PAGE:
How to boost your immunity during Covid
4 min read
- Nutrition, sleep and stress play a vital role in our immunity.
- Discover the essential nutrients your immune system needs and how many hours of sleep you need a night to function optimally.
It's safe to say that our immunity has become more important than ever before in the middle of a global pandemic. Let's be clear, though. Having a strong immunity won't protect you from getting Covid, but it could help you recover much faster if you unfortunately catch the virus.
When it comes to our immune system, there are four main things that are in our control to strengthen it, and that is nutrition, sleep, stress management and exercise. Let's focus on these first three, since we'll address exercise often later on.
If you have been with us for a while, you'll already know how much we insist on nutrition being a key a foundation for our health. Yes, there are essential nutrients our bodies need to strengthen our immune system. To name a few, B9 (folate), B12, D, E or Iron. Surprisingly, some of these nutrients also happen to be common nutritional deficiencies –for example, it is estimated that over 60% of us could be vitamin D deficient, or iron, which, according to the WHO, over 2 billion people could be deficient in this mineral.
Folate (vitamin B9): To get your daily dose of vitamin B9, you would need to eat roughly 200 gr of beef liver or 300 gr of spinach. We know...it's not that easy!
Vitamin B12: To get your daily dose of vitamin B12, you would need to eat roughly >2 eggs, a tuna fish can or >2 cups of milk. Easy to reach... unless you are following a plant-based diet!
Vitamin D: Aim to get a few minutes of midday sunlight, several times a week, as vitamin D is the only vitamin that our bodies can actually 'make' from sunlight. When it comes to ingesting vitamin D, your daily recommended dose to cover your vitamin D levels are 5ml of cod liver or a steak of blue fish everyday. Not exactly easy to cover just through diet.
Vitamin E: To get your daily dose of vitamin E, you would need to eat roughly 85 gr of almonds, 3-5 tablespoons of sunflower oil, or 140 gr of hazelnuts. You'd literally go nuts!
Iron: To get your daily dose of iron, you could eat >300 gr of white beans, or 270 gr of oysters (we'd also love to afford it! )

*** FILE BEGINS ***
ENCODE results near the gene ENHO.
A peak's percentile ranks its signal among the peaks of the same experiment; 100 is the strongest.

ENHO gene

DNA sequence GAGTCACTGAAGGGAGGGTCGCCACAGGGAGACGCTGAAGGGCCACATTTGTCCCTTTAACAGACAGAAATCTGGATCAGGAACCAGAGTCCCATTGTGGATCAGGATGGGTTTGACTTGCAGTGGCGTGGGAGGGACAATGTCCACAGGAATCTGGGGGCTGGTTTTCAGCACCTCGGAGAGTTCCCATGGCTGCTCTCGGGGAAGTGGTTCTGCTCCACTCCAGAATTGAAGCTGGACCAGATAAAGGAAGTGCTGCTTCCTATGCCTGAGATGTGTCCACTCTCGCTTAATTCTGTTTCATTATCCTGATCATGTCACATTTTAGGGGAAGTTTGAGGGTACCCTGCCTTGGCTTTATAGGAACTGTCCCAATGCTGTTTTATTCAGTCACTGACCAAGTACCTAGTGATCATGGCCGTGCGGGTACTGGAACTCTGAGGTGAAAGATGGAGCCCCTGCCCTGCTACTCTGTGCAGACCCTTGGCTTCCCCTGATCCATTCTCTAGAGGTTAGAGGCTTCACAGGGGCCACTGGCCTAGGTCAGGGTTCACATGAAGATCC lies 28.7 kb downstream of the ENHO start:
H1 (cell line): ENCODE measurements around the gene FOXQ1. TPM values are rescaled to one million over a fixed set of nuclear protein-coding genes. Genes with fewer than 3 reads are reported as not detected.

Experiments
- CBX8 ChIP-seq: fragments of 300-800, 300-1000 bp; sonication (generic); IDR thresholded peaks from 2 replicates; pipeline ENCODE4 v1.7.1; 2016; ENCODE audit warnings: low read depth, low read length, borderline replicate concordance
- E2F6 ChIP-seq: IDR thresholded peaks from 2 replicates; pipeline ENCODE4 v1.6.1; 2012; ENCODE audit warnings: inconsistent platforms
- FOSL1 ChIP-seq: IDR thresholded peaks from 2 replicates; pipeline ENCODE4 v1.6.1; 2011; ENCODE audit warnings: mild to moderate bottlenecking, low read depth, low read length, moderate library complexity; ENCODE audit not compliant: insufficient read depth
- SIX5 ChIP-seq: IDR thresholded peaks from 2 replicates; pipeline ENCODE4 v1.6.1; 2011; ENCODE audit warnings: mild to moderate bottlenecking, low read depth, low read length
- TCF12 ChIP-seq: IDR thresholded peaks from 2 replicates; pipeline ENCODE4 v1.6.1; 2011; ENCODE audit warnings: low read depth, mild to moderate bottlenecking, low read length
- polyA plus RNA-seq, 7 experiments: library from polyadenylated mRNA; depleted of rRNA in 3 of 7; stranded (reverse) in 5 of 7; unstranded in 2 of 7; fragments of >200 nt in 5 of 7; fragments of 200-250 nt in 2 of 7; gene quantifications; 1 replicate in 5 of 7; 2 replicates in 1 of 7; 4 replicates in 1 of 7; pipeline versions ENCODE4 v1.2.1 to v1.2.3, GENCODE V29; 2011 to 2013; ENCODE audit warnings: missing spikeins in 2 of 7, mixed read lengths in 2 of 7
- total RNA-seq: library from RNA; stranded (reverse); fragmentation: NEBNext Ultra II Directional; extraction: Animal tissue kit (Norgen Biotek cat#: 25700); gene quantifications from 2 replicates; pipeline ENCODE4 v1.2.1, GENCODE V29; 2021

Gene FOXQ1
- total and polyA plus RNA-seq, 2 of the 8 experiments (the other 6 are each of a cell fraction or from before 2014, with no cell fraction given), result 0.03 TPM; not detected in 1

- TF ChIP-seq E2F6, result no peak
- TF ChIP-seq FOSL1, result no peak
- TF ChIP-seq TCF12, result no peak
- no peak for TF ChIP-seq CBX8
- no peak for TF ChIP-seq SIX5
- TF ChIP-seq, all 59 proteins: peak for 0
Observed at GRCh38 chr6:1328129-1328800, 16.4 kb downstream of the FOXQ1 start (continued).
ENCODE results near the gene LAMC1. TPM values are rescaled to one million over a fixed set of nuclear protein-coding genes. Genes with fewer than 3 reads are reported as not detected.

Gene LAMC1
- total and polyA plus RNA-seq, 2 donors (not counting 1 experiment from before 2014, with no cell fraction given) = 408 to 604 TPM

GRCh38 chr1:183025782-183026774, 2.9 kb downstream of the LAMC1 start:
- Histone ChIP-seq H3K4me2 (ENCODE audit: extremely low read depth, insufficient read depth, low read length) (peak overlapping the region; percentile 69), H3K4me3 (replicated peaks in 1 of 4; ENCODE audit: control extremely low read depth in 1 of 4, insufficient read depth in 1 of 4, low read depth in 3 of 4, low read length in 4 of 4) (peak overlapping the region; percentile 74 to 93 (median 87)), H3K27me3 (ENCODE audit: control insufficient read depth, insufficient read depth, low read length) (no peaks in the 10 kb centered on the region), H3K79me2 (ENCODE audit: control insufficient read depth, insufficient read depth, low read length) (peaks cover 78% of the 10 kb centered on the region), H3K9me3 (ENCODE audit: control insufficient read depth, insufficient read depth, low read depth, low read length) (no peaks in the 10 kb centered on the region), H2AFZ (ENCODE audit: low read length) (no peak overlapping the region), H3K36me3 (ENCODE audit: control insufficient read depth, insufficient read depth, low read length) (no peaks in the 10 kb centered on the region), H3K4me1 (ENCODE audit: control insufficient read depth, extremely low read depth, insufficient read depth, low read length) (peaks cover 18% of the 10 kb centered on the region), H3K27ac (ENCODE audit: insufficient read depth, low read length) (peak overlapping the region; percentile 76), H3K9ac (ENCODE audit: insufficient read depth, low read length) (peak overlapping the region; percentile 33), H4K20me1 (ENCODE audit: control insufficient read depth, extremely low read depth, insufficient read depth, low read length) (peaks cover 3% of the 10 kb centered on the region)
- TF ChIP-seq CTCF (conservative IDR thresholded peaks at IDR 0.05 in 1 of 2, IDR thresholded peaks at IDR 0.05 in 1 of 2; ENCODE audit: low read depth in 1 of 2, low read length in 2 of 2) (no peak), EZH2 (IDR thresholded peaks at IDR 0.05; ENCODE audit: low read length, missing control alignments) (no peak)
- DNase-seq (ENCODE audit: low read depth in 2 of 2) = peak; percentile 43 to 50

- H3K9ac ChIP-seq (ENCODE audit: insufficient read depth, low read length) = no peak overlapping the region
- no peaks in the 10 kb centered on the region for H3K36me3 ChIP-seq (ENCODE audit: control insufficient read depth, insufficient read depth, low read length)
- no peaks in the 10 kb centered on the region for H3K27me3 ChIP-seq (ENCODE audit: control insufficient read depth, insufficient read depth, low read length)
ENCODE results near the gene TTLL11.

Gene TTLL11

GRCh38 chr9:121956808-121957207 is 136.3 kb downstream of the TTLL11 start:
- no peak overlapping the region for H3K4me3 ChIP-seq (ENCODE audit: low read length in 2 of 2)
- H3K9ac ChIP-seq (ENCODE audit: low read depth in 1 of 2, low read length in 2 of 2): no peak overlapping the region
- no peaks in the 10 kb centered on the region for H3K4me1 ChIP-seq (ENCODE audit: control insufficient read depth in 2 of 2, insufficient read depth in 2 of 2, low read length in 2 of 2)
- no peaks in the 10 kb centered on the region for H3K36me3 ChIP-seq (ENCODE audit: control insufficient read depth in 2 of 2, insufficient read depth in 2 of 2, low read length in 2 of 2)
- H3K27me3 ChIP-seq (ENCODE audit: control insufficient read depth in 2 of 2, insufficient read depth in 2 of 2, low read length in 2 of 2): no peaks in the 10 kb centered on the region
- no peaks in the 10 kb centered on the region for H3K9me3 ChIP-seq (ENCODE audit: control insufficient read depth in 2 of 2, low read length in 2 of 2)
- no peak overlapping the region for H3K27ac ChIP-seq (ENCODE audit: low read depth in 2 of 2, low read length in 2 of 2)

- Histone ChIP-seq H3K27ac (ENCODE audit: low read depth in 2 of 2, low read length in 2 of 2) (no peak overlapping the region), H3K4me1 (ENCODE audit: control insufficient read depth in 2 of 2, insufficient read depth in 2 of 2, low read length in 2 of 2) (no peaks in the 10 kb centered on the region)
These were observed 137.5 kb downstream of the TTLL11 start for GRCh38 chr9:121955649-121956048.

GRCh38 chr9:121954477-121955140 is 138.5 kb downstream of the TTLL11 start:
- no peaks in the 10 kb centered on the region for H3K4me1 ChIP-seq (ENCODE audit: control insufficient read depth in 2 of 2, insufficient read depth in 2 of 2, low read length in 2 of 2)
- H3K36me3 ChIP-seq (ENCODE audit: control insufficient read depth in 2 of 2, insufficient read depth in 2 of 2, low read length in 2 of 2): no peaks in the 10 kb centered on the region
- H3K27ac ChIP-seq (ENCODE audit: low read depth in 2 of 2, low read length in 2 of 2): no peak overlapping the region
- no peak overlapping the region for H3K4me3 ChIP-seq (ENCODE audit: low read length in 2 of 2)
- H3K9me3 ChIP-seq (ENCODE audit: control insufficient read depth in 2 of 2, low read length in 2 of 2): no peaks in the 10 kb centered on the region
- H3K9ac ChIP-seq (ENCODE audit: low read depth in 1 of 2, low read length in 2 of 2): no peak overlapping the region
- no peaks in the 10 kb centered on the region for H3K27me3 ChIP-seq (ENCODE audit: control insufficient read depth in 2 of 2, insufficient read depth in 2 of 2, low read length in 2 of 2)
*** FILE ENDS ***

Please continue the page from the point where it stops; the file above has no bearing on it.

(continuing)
As you can see, when it comes to immunity, nutrition is key. So, what about sleep?
Sleep also plays a fundamental role in our immunity. A study conducted by the University of Washington Health Sciences/UW Medicine revealed that sleep deprivation suppresses immune function. Researchers took blood samples from 11 pairs of identical twins with different sleep patterns and discovered that the twin with shorter sleep duration had a depressed immune system, compared with his or her sibling.
Results seem consistent with studies that show when sleep deprived people are given a vaccine, there is a lower antibody response and if you expose sleep deprived people to a rhinovirus they are more likely to get the virus. The immune system is believed to function best when it gets enough sleep, that is, seven or more hours, as Dr. Nathaniel Watson states, co-director of the UW Medicine Sleep Center at Harborview Medical Center.
Lastly, another factor that also affects our immunity is stress. Stress per se is good for us, in small dosages, as its function is to protect us from any alarming or threatening situation. The problem is that in many cases our frenetic and hectic lifestyles are driving us toward a state of chronic stress. And this is when we jeopardize our health.
Extensive search has suggested that chronic stress can lead to the immune system becoming "resistant". When we accumulate stress hormones, our immune system increases the production of several inflammatory cytokines –that is, compromising our immune response–.
We know it may be tough, specially during uncertain times, to avoid feeling anxious and stressed, but we do have tools at our disposal to try and mediate these symptoms. Meditation, exercise, yoga, being mindful and staying present, whatever works for you. We can't control the situations around us, but we can control our reactions to them.
Maintaining a healthy and strong immunity is something that is partly at our reach, in our power. We need to make sure we're meeting our nutritional needs, work on managing our stress levels and foster quality sleep. Doesn't sound too complicated, right?
Stay safe. Practice self-care.